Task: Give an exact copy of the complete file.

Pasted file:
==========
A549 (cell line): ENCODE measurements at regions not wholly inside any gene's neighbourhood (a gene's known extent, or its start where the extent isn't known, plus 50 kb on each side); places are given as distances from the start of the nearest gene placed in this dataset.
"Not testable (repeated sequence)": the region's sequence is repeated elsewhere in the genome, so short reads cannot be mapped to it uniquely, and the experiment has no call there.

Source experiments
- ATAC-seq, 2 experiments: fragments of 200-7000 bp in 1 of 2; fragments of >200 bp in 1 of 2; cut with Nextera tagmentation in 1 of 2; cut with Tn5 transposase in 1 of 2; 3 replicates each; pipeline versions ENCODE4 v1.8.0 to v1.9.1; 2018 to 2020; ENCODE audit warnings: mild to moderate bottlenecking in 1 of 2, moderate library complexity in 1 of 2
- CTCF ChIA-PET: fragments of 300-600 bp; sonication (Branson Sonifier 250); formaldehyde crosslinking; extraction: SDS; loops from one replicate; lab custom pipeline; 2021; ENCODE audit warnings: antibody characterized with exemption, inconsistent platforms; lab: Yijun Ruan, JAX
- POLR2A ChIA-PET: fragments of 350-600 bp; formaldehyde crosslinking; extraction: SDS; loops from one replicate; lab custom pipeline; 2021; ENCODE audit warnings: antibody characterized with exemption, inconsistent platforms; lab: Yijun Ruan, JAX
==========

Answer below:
A549 (cell line): ENCODE measurements at regions not wholly inside any gene's neighbourhood (a gene's known extent, or its start where the extent isn't known, plus 50 kb on each side); places are given as distances from the start of the nearest gene placed in this dataset.
"Not testable (repeated sequence)": the region's sequence is repeated elsewhere in the genome, so short reads cannot be mapped to it uniquely, and the experiment has no call there.

Source experiments
- ATAC-seq, 2 experiments: fragments of 200-7000 bp in 1 of 2; fragments of >200 bp in 1 of 2; cut with Nextera tagmentation in 1 of 2; cut with Tn5 transposase in 1 of 2; 3 replicates each; pipeline versions ENCODE4 v1.8.0 to v1.9.1; 2018 to 2020; ENCODE audit warnings: mild to moderate bottlenecking in 1 of 2, moderate library complexity in 1 of 2
- CTCF ChIA-PET: fragments of 300-600 bp; sonication (Branson Sonifier 250); formaldehyde crosslinking; extraction: SDS; loops from one replicate; lab custom pipeline; 2021; ENCODE audit warnings: antibody characterized with exemption, inconsistent platforms; lab: Yijun Ruan, JAX
- POLR2A ChIA-PET: fragments of 350-600 bp; formaldehyde crosslinking; extraction: SDS; loops from one replicate; lab custom pipeline; 2021; ENCODE audit warnings: antibody characterized with exemption, inconsistent platforms; lab: Yijun Ruan, JAX